But by their nature, soldiers don’t like to talk about what they have been through. Silence is a soldier’s code of honor. Soldiers never speak of their world, those who have seen combat do not talk about it. Those who talk about it have not seen combat. The soldiers knew what they signed up for, and coming out the other side of it alive is enough. They don’t want to discuss what they’ve seen, what they’ve done. No need to share the details with civilians. Soldiers don’t want to tell their stories to people who have not been there. Soldiers talk to soldiers, if they talk at all.

So asking a soldier to talk to songwriters is a stretch, but that’s what we were up to at that retreat center, and the goal was to get a song written for every solider there. After the initial hellos and small talk, we got down to business. The first soldiers I spoke to seemed very close, two women vets, who sat close, whispered thoughts into each others ears, held each others arms, gave off the body language of two people who were very committed to their friendship, who had been through a lot together. I asked them if they were battle buddies, and the answer I got became my first song I wrote with soldiers, I Got Your 6.

“We have each other’s 6.”

“What? What’s that?” I asked.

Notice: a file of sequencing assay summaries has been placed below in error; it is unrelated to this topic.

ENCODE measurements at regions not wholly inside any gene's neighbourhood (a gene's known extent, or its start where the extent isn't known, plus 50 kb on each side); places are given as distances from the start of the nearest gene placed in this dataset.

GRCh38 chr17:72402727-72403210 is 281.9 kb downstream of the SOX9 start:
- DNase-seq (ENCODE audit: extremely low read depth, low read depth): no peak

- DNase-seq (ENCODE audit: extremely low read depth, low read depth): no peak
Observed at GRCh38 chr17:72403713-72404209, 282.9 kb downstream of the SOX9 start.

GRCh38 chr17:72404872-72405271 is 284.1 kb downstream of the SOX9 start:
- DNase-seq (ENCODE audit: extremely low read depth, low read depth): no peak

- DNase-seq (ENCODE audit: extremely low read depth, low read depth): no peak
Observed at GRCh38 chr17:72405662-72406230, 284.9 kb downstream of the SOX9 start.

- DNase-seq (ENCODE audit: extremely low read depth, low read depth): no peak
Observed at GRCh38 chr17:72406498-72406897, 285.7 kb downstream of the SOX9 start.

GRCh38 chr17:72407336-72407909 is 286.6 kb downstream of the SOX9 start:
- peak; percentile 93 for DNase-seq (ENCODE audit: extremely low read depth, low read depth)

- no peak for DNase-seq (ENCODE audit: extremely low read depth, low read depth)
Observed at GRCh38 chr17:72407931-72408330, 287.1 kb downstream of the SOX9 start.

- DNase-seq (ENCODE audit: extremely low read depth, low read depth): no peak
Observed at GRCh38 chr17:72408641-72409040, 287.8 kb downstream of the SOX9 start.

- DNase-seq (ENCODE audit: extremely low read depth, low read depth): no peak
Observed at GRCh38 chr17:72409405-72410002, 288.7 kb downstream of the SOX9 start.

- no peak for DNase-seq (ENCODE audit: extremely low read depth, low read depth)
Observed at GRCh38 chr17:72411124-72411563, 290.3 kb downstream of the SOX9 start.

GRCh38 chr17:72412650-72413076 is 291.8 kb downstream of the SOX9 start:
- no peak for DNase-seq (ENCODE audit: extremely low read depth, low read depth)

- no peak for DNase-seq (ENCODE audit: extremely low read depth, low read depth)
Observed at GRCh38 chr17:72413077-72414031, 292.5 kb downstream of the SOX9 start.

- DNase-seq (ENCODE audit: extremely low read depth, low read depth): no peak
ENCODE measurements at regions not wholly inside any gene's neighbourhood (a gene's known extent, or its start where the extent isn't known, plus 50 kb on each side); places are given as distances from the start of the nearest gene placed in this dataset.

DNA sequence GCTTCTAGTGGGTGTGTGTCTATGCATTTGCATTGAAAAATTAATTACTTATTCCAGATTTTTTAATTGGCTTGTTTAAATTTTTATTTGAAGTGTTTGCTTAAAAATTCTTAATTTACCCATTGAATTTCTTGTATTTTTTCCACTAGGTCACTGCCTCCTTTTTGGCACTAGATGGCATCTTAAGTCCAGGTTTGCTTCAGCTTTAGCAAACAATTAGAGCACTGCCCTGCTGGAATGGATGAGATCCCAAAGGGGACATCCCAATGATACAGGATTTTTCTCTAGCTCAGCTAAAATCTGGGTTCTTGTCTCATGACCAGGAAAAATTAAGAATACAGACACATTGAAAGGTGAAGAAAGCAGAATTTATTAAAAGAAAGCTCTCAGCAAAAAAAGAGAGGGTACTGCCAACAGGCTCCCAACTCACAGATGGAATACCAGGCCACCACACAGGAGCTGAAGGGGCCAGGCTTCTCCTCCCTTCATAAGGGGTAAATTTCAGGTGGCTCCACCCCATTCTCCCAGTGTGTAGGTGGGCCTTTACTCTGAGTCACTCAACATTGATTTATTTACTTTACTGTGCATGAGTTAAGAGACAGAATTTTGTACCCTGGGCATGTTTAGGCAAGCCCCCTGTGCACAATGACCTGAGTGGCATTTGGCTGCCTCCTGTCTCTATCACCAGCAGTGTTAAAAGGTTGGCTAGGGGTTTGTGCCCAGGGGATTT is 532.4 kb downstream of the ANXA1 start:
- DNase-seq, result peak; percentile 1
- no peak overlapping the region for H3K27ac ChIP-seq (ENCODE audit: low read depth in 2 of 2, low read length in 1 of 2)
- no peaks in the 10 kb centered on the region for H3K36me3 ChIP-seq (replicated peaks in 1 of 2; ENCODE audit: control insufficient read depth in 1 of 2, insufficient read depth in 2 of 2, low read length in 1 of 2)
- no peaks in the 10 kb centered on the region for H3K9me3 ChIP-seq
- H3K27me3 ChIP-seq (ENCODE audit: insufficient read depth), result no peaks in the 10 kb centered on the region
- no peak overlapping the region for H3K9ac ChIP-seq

“You know,” the soldier said, without emotion.

“I got her back. She’s got mine. On the battlefield, 6 o’clock is always behind you, 12 o’clock in front. To have someone’s 6 is to have their back.”

And in wartime, to have someone’s 6 means you’d die for them. When the weight of that hit me, I knew I was entering another world now, a world I knew nothing about. I got my first glimpse into Soldier’s world, a world where people die for each other. This is what soldiers do, it is their duty, commonplace, not astonishing. In order to survive, soldiers must be willing to die for one another. And part of their deep bond is the survivor’s guilt, the aching memories of those they’ve lost, they carry that weight everywhere they go.

Through the healing mystery of song, we were able to tap into their stories, the ones we were told, and the ones we were not told. We managed to get a song written for every soldier, all 15 of them. As we played them their songs. the soldiers faces opened up, their eyes lit up, their hearts opened up, They sang with us, we cried together, we laughed together, we saw each other’s hearts. We connected. And in this connection, with the songs recorded for them to take with them and keep forever, I think we were able, through song, to bring a few soldiers a little closer to home.


I Got Your 6 

by Meghan Counihan, Britney Pfad, Mary Gauthier


6 o’clock is always behind you

6 o’clock on the battlefield

6 o’clock is black as gun smoke

At 6 o’clock our deal is sealed


No need to talk or testify

Just keep your story tucked inside

No a savior on a crucifix

Look in my eyes I got your 6


6 o’clock the world falls silent

Guilt, a ball and chain

6 o’clock the breath goes sour

At 6 o’clock I’ll hold your pain


No need to talk or testify

Just keep your story tucked inside

No a savior on a crucifix

Look in my eyes I got your 6


At 6 o’clock I will defend you

At 6 o’clock just call my name

At 6 o’clock I’d die for you

And I know you’d do the same


6 o’clock’s always behind you

6 o’clock on a battlefield

6 o’clock is black as gun smoke

At 6 o’clock our deal is sealed




(Thank you, Mary! We love you.)